• The initial releases are only for “clean” stations, which means that the data entry of the results form revealed no automatic red flags (e.g. a station that has 600 votes cast all for one person). Polling stations with implausibly high numbers of votes will only be added towards the end (if at all), which could effect the outcome.
  • Our result is based on the relative accuracy of the total extrapolated number of votes, which could also be off. This is important because it’s not about who comes in first, but rather whether one of the candidates tops 50%. If the total extrapolated votes is too high or too low, it would make all the difference in a tight race.

And the Winner Is…?

All that said, as demonstrated in the chart available here, we show Karzai with 49.2% of the vote and Abdullah with 26.7%, out of a total of 5,644,906 votes. That suggests a run-off, but with Karzai at a substantial advantage in the second round. It also shows that the outcome may be very close to the 50% mark, which means that decisions to include or exclude votes based on allegations of fraud may well decide the whole election.

J Alexander Thier is the director for Afghanistan and Pakistan at the United States Institute of Peace, where Sara Thrall, the
author of “Provincial Reconstruction Teams in Afghanistan: Necessary and Inadequate” (University of London, SOAS Masters Thesis, 2008),
is a program assistant.

Daniel Berehulak/Getty Images

J Alexander Thier, the founder of Triple Helix, was the executive director of the Overseas Development Institute in London and was USAID’s chief of policy, planning, and learning from 2013 to 2015. He is writing in a personal capacity. Twitter: @Thieristan

More from Foreign Policy

An illustration shows George Kennan, the father of Cold War containment strategy.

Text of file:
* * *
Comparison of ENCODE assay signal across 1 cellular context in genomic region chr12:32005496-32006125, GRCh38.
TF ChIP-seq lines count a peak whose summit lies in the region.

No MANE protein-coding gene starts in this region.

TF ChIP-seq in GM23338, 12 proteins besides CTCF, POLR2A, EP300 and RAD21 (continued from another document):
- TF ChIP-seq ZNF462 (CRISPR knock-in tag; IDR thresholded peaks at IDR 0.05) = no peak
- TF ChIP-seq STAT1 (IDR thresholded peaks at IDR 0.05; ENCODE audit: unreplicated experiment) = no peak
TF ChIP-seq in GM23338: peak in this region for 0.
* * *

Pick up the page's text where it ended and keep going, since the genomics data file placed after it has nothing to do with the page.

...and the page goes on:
An illustration shows George Kennan, the father of Cold War containment strategy.

Is Cold War Inevitable?

A new biography of George Kennan, the father of containment, raises questions about whether the old Cold War—and the emerging one with China—could have been avoided.

U.S. President Joe Biden speaks on the DISCLOSE Act.
U.S. President Joe Biden speaks on the DISCLOSE Act.

So You Want to Buy an Ambassadorship

The United States is the only Western government that routinely rewards mega-donors with top diplomatic posts.

Chinese President Xi jinping  toasts the guests during a banquet marking the 70th anniversary of the founding of the People's Republic of China on September 30, 2019 in Beijing, China.
Chinese President Xi jinping toasts the guests during a banquet marking the 70th anniversary of the founding of the People's Republic of China on September 30, 2019 in Beijing, China.

Can China Pull Off Its Charm Offensive?

Why Beijing’s foreign-policy reset will—or won’t—work out.

Turkish Defense Minister Hulusi Akar chairs a meeting in Ankara, Turkey on Nov. 21, 2022.
Turkish Defense Minister Hulusi Akar chairs a meeting in Ankara, Turkey on Nov. 21, 2022.

Turkey’s Problem Isn’t Sweden. It’s the United States.

Erdogan has focused on Stockholm’s stance toward Kurdish exile groups, but Ankara’s real demand is the end of U.S. support for Kurds in Syria.